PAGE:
conceptsIntegralVariations

Placeholders – The Second

The unification of templates, concepts, and placeholders goes on. This time, I will look closely at constrained (concepts) and unconstrained (auto) placeholders in the context of templates.

 

First, a short reminder for you (and me). I stated in my last post Concepts -Placeholders: You can use constrained placeholders (concepts) in each situation, whereas you can use unconstrained placeholders (auto). I used in the last post the concept Integral in the algorithm gcd to make it more type-safe. Let’s continue.

Syntactic sugar and more

 

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// conceptsIntegralVariations.cpp

#include <type_traits>
#include <iostream>

template<typename T>
concept bool Integral(){
  return std::is_integral<T>::value;
}

template<typename T>
requires Integral<T>()
T gcd(T a, T b){
  if( b == 0 ){ return a; }
  else{
    return gcd(b, a % b);
  }
}

template<Integral T>
T gcd1(T a, T b){
  if( b == 0 ){ return a; }
  else{
    return gcd(b, a % b);
  }
}

Integral gcd2(Integral a, Integral b){
  if( b == 0 ){ return a; }
  else{
    return gcd(b, a % b);
  }
}

auto gcd3(auto a, auto b){
  if( b == 0 ){ return a; }
  else{
    return gcd(b, a % b);
  }
}

int main(){

  std::cout << std::endl;

  std::cout << "gcd(100, 10)= "  <<  gcd(100, 10)  << std::endl;
  std::cout << "gcd1(100, 10)= " <<  gcd1(100, 10)  << std::endl;
  std::cout << "gcd2(100, 10)= " <<  gcd2(100, 10)  << std::endl;
  std::cout << "gcd3(100, 10)= " <<  gcd3(100, 10)  << std::endl;

  std::cout << std::endl;

}

 

Don’t get me wrong. I’m a big fan of syntactic sugar. Syntactic sugar makes a feature easier to use, and you can write more expressive and less error-prone code. Isn’t C++ only syntactic sugar for C or assembler?

I define in lines 7 -9 the concept Integral that I use in the algorithm gcd (lines 11 – 18). Now,  I make the syntax sweeter. Instead of specifying the concept in the required clause (line 12), I can use it instead of the keyword typename or class for the type parameter (line 20). It gets even sweeter—the concept Integral is used in line 28 as a function parameter. Of course, gcd2 becomes, by using the concept, a function template. Now the unification kicks in. I will get an unconstrained function template if I replace a constrained placeholder (Integral) in line 28 with the unconstrained placeholders (auto) in line 35. Sorry about my newly coined term, unconstrained function template. I mean, gcd3 is a template that can accept values of arbitrary type.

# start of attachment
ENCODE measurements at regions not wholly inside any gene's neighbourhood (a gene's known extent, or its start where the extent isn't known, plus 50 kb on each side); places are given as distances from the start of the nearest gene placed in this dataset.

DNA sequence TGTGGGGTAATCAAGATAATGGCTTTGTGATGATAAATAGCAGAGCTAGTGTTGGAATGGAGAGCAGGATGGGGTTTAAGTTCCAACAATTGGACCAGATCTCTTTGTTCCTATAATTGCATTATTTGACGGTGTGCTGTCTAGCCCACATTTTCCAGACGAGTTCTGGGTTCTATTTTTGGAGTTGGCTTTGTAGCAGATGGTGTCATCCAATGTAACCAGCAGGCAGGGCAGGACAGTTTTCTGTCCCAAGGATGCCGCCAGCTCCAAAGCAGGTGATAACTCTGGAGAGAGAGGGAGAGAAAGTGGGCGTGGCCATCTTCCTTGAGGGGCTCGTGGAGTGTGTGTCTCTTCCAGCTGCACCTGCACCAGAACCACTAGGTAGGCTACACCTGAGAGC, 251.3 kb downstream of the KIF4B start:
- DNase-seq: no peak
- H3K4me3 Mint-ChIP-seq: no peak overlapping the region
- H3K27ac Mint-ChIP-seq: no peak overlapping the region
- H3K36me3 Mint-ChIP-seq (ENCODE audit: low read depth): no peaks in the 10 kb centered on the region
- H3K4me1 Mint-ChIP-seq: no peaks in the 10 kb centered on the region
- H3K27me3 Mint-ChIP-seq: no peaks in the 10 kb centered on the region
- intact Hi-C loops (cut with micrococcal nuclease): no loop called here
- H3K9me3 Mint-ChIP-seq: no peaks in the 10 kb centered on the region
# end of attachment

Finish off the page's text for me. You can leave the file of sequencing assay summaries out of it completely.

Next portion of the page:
To wrap up my sentences, here is the output of the program.

 

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     conceptsIntegralVariations

    I called this section “Syntactic sugar and more”. But why more? You will see.

    Syntactic sugar and more

    The function template gcd2 is more potent than the function template gcd or gcd1. gcd2 has two type parameters that have not to be the same. Both have to respect the concept of Integral. The same observations hold for the function template gcd3. a and b have not to be of the same type. Using the function template twoTypes in line 39 makes my point clear.

     

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    // placeholders.cpp
    
    #include <iostream>
    #include <typeinfo>
    
    template<typename T>
    concept bool Integral(){
      return std::is_integral<T>::value;
    }
    
    void overload(auto t){
      std::cout << "auto : " << t << std::endl;
    }
    
    void overload(Integral t){
      std::cout << "Integral : " << t << std::endl;
    }
    
    void overload(long t){
      std::cout << "long : " << t << std::endl;
    }
      
    void twoTypes(auto a, auto b){
      std::cout << typeid(a).name() << std::endl;
      std::cout << typeid(b).name() << std::endl;
    }
    
    
    int main(){
      
      std::cout << std::endl;
      
      overload(3.14);
      overload(2010);
      overload(2020l);
      
      std::cout << std::endl;